21Designing Cathodic Protection Systems Electrolyte Composition - Salt Water, Soil.Volume of metal to protect (milliamperes/sq ft).Quality of coating.Availability of electricity.Power Requirements = Size and # of Anodes
22Maintaining and Monitoring CP Annual adjustive surveys - Pipe to soil potential.Rectifier inspection and monitoring.Interference investigationStray AC currentcompeting CP systemsTelluric currentClose Space Surveys - On/Off Potentials
23Effective CPCommon to use -850 mV as a minimum value to ensure adequate CP.Lower or higher values may be required, but detailed engineering assessments and surveys are usually required to determine “spot specific” areas and adjust accordingly.Potentials of mV and lower can result in excessive H2 gas production.
24Coating SurveysCoating surveys are conducted to evaluate the coating integrity on buried pipelines.These surveys can be used to determine potential locations for corrosion, environmental cracking, or C.P. current loss.
25Coating SurveysBecause of the cost and time required to conduct these surveys they are often only completed in environmentally sensitive areas or in high temperature zones downstream of plants or boosters where coating damage is expected.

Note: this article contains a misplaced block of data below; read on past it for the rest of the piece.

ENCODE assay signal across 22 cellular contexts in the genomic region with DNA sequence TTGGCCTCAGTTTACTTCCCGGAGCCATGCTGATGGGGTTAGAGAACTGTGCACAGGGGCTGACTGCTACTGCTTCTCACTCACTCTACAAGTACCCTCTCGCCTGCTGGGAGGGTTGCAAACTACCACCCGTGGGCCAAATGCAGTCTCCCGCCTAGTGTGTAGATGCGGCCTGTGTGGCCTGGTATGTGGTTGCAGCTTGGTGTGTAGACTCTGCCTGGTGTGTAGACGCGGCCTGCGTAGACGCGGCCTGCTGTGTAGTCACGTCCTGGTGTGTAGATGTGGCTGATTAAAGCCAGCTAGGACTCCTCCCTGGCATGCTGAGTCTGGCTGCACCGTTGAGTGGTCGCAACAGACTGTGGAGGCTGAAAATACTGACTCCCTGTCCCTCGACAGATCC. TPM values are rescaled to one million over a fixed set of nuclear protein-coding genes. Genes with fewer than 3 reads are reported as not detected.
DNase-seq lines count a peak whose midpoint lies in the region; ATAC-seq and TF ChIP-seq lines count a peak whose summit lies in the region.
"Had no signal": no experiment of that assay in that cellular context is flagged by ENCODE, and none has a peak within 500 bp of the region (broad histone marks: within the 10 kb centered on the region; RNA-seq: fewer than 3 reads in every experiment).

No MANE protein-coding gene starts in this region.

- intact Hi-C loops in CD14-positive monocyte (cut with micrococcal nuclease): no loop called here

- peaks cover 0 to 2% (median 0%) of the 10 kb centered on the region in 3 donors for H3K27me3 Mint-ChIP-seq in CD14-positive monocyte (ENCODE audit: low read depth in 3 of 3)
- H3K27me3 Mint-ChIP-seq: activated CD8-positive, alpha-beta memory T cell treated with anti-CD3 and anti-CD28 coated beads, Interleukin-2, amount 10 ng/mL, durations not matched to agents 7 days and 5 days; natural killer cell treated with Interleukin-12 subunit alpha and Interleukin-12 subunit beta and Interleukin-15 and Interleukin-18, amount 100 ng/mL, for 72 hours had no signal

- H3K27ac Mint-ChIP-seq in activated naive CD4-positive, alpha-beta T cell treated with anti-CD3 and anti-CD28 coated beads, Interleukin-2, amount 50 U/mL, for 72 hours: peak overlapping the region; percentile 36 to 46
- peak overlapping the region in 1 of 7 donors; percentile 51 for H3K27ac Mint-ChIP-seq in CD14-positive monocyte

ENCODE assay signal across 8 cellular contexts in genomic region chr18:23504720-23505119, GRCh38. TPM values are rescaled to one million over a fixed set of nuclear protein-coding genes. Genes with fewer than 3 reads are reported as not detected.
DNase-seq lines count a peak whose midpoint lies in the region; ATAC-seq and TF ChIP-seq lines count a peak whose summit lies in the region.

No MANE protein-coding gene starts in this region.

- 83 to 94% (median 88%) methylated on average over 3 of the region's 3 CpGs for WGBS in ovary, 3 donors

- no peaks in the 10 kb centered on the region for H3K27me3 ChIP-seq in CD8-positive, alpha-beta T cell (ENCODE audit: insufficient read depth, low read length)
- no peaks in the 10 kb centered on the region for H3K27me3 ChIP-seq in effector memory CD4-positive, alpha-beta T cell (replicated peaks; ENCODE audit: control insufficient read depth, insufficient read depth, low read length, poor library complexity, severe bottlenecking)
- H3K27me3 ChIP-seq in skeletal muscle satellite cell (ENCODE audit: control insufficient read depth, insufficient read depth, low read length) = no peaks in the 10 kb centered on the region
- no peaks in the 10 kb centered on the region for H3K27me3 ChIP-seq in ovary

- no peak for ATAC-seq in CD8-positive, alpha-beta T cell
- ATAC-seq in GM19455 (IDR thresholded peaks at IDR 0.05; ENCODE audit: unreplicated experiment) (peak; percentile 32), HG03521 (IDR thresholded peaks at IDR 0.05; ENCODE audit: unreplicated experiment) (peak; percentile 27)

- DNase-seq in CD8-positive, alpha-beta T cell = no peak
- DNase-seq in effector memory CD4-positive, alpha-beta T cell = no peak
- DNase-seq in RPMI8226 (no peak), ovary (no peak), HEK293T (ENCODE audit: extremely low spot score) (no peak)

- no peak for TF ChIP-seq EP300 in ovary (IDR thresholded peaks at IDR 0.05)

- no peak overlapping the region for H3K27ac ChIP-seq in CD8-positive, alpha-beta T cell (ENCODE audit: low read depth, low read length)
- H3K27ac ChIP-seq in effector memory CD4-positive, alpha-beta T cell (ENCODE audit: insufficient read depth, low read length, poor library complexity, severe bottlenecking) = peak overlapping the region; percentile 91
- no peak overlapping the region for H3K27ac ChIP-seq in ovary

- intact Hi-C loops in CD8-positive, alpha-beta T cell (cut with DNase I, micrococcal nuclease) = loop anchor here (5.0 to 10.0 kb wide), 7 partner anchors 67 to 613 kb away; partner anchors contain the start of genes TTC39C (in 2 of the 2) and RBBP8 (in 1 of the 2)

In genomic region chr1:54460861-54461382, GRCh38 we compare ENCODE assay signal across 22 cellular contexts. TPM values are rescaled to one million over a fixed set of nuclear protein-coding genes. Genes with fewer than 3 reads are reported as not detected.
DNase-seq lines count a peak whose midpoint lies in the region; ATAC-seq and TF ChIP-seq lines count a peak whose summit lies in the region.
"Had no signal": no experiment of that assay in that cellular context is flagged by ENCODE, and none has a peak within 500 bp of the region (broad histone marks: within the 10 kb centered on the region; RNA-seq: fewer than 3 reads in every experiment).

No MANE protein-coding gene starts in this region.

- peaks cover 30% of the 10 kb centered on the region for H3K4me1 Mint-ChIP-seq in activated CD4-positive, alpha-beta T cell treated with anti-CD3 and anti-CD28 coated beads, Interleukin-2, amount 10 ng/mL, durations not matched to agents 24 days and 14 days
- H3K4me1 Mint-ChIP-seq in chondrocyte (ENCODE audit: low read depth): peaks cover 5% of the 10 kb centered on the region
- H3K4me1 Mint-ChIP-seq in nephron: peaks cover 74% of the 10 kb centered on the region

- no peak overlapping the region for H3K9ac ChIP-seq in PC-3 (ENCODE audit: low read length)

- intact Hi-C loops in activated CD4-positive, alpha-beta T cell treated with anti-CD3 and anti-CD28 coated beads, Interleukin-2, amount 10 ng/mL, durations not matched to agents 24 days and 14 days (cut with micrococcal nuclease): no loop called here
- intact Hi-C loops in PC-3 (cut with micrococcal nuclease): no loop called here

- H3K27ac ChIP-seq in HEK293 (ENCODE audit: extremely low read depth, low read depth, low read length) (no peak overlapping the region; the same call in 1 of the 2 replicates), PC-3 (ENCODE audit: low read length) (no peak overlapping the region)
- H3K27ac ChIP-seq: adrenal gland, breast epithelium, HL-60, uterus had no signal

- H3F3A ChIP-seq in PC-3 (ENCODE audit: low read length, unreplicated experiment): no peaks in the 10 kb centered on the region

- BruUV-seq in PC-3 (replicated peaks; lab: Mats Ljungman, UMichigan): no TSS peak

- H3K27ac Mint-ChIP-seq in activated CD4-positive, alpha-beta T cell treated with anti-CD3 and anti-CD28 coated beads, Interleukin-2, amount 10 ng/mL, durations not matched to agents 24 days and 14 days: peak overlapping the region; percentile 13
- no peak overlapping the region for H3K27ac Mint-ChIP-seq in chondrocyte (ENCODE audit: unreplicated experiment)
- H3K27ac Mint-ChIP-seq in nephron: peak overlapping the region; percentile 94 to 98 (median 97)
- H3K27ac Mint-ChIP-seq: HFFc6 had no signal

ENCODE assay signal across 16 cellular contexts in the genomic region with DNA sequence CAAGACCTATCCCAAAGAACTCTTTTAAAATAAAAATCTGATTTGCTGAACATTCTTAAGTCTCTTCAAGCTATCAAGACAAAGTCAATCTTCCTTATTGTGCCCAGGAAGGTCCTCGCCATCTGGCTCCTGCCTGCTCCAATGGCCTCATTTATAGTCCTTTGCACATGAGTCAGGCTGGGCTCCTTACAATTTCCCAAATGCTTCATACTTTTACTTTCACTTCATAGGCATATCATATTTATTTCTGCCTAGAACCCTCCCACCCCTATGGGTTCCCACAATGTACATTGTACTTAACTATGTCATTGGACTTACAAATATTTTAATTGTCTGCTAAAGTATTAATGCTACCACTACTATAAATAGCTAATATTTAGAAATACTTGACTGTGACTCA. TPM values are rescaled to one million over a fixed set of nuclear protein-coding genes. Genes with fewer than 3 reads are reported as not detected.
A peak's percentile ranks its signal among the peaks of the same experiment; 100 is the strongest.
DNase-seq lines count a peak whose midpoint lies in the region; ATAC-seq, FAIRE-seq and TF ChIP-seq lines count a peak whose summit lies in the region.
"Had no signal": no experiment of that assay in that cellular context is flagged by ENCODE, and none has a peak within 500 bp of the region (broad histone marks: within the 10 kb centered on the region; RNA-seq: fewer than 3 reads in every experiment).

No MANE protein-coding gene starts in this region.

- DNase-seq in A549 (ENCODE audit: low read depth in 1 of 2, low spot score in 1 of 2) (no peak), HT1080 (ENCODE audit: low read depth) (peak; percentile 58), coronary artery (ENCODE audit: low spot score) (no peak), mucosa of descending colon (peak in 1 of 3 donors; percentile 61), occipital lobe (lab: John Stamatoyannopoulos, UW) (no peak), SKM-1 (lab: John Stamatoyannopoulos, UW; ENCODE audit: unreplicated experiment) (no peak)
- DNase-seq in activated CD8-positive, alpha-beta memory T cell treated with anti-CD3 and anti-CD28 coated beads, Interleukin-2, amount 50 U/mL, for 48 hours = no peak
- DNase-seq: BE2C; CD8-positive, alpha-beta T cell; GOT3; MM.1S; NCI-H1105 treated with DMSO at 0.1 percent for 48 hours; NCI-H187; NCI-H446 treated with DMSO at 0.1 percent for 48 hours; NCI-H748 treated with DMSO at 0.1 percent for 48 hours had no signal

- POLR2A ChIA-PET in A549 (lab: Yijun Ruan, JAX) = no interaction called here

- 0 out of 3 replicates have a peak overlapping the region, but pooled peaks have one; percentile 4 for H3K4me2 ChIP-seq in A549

26Coating Surveys Utilize the Electrical resistivity of the coating. Apply a current and measure the attenuation of the current over a known distance to find areas of exceptionally high attenuation.
27Coating SurveysThe most advanced technology is to induce an alternating current on the pipeline, and then to measure the field strength along the length of the pipeline from above ground at regular intervals. The strength of the AC field above ground will attenuate at a logarithmic rate that can be calculated, and confirmed.
28Coating SurveysWhere non-logarithmic attenuations are measured, the location is investigated to determine if AC leakage to the soil or other buried facilities has resulted. If no interference can be determined, then that interval is identified as having faulty or compromised coating.